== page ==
Having been an exchange student in Germany, I was pleased upon arriving in Vienna that I could speak the local language. Of course, that did not prevent every miscommunication. Having not yet checked the city map when I asked about getting to the Opera after dark, I was really embarrassed to discover my hotel was just right across a narrow street from the Opera House. The concierge must have wondered how I could have crossed the ocean but was concerned about just crossing the street in Vienna.
From my schooldays, I had some knowledge of the history of the Austro-Hungarian Empire which gave me a good sense of the must-see sights. Near the top of my list was the Schoenbrunn Palace, once home to Maria Theresa, mother of the more famous, or infamous, Marie Antoinette. After a short subway ride, I arrived just in time for their annual outdoor Christmas and New Year’s Fair. With its enormous size with more than 1,400 rooms and its historic past residents, this baroque palace was worth a full day tour. The grounds included not only the standard park but a zoo and a maze of hedges where you can watch everyone else get lost or try it out yourself!
Back in Vienna, in addition to the State Opera House, the short list for a city tour ranges from the Ringstrasse, to multiple leading museums, the Parliament and the former Hapsburg and Belvedere Palaces. Whether are not you are an equestrian, you may also want to stop in at the world-renowned Spanish Riding School. One of my personal favorites was sampling the famous Sachertorte in a real Viennese Café at the elegant Sacher Hotel where it was originally created. Although you must travel to Salzburg to visit Mozart’s birthplace, music lovers can visit Vienna’s Haus der Musik and try their hand at a computerized version of an 18th century musical game.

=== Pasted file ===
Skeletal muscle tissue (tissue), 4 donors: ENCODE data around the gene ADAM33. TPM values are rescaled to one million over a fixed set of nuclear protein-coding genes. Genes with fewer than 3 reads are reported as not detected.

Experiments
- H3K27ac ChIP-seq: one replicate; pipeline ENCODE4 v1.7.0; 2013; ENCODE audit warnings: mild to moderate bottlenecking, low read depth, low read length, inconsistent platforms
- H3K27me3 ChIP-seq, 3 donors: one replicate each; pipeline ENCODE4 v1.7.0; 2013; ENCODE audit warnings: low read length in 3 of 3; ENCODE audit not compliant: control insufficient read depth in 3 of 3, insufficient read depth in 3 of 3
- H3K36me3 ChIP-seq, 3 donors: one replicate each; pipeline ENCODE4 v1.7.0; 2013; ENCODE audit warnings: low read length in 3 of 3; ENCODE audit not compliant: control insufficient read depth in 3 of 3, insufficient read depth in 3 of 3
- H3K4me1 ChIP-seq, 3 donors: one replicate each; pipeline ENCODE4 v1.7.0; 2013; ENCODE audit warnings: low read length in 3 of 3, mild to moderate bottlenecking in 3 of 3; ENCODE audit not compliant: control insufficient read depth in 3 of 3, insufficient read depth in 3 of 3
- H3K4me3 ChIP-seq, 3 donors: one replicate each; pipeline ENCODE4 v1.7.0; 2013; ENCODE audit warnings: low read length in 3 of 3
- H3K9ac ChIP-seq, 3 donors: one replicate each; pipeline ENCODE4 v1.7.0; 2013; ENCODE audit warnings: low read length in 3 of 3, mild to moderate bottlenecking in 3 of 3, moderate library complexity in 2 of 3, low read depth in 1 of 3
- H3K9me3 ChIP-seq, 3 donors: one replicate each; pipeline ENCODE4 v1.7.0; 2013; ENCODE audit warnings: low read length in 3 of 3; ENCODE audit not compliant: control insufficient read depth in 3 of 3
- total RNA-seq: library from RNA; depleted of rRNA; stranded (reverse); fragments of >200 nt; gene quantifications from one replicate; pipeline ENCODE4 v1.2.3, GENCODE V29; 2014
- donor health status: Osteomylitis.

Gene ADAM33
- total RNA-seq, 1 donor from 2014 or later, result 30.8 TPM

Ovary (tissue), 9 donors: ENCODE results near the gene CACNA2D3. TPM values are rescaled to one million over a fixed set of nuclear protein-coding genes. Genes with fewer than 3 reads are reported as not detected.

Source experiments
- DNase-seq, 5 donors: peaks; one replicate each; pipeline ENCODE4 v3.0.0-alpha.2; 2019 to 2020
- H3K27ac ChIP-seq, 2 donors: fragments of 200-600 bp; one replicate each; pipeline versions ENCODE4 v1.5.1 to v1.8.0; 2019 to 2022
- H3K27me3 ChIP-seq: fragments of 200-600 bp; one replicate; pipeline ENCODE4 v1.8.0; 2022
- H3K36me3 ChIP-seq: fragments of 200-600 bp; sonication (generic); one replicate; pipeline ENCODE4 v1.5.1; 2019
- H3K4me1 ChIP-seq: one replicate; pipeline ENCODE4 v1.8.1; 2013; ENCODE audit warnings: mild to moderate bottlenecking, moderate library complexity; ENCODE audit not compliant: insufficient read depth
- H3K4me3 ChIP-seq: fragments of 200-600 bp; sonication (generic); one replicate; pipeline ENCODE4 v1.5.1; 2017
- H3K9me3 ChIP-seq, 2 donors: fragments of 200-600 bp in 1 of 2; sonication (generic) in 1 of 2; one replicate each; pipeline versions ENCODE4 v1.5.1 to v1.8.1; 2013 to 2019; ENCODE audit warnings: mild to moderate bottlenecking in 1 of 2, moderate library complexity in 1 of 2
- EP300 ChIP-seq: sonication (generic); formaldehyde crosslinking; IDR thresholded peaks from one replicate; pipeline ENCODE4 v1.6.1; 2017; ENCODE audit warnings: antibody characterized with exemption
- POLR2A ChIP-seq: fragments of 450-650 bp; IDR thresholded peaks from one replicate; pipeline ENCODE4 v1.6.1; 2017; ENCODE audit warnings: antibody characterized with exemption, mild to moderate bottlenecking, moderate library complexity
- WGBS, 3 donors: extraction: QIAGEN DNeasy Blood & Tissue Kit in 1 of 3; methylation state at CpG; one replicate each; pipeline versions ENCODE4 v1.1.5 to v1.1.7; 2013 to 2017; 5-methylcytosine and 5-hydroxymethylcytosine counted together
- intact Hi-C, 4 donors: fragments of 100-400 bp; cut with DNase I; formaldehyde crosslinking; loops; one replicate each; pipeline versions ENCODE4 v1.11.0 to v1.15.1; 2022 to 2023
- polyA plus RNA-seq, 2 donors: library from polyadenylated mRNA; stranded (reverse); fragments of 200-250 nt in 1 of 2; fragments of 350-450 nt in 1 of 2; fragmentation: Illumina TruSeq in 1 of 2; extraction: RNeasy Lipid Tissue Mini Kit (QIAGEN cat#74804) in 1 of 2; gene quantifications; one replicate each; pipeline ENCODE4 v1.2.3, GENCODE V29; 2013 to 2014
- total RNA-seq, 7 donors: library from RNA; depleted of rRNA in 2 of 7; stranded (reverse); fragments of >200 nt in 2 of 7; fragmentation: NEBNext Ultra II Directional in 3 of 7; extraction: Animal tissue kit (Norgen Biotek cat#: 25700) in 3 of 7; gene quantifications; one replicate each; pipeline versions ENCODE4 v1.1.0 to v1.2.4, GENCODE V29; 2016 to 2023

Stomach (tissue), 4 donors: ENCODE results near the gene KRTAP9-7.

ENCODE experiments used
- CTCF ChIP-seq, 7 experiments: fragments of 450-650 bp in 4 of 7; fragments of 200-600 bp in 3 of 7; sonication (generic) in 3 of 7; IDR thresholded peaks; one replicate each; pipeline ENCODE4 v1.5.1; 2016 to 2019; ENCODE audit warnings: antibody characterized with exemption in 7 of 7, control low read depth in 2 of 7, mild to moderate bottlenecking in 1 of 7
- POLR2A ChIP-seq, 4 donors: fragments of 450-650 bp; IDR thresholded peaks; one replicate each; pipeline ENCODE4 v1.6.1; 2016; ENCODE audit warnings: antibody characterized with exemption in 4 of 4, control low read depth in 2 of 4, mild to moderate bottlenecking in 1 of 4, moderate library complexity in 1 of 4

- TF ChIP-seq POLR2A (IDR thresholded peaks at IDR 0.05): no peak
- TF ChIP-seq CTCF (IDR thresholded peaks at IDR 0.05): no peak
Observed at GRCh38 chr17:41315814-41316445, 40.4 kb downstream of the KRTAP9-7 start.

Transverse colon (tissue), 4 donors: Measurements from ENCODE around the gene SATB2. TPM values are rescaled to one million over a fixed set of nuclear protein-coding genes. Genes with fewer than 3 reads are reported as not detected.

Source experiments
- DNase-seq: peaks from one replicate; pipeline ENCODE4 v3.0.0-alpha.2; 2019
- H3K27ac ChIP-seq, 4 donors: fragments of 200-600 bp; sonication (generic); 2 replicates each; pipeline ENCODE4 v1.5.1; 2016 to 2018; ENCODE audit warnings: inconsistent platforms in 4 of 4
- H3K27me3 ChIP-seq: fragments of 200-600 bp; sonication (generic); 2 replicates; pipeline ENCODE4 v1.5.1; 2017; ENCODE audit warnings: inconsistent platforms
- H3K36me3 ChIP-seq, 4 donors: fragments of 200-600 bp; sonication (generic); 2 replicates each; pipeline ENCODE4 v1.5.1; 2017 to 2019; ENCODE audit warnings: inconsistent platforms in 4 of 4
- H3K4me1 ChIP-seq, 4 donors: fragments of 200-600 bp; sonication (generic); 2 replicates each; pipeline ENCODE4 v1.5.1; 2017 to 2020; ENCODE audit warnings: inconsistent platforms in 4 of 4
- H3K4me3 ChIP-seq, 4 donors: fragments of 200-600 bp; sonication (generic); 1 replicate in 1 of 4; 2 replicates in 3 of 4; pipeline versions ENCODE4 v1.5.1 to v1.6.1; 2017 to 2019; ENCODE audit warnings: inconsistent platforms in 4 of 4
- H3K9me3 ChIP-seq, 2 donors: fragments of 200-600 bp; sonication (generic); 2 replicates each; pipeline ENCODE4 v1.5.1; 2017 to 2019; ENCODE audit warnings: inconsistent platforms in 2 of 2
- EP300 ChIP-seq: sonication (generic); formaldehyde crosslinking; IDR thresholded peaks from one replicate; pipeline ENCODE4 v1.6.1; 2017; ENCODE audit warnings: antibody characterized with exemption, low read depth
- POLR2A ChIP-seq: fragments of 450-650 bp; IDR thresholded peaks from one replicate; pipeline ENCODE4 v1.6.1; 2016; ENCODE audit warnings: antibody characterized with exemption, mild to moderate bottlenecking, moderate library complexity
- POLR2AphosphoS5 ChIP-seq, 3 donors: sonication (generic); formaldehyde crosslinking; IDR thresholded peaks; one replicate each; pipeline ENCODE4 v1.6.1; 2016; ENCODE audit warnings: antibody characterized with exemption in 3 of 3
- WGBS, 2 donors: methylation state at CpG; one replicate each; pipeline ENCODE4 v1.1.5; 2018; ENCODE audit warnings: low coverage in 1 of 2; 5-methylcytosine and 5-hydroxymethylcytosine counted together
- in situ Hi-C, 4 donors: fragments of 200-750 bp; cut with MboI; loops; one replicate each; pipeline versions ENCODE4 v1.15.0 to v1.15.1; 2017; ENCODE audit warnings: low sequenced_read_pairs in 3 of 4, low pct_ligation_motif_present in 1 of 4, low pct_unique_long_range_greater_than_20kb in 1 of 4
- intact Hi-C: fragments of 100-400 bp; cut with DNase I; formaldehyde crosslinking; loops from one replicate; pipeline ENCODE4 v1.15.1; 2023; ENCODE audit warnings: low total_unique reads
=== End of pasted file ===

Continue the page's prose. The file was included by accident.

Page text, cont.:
Another key spot on my “to do” list in Austria was a visit to the storied Melk Abbey overlooking the Danube, a relatively short train ride from Vienna. I headed out on a Sunday morning which provided me with one new lesson learned. As in most parts of the world, weekend schedules varied and off season hours were especially limited. I was able to get there and back on the same day but not without a transfer and unexpectedly longer waits between trains. It was still worth the trip in any case. When I arrived at the Abbey, a choir had arrived from abroad and provided a wonderful free concert. After my tour, I looked forward to a hot chocolate with whipped cream on top. In reality, the small train station was closed. While passengers could wait inside, there was no inviting café and not much central heat. It was still one of the highlights of my stay but a little different than my friends’ summer visit to Melk.
I recommend combining Prague, Budapest and Vienna for a solo vacation because of:
1. The convenient access between the 3 cities via train
2. The attractive pricing as opposed to larger Western European and US cities
3. The tremendous history and culture in each of the countries
4. The top hotels located in or near the city center in each making sightseeing and/or combining a business trip very easy.
For me, touring during the less crowded off-season worked well. However, if you would prefer sunshine and leisurely outdoor cafes, I recommend you plan a trip during the summer.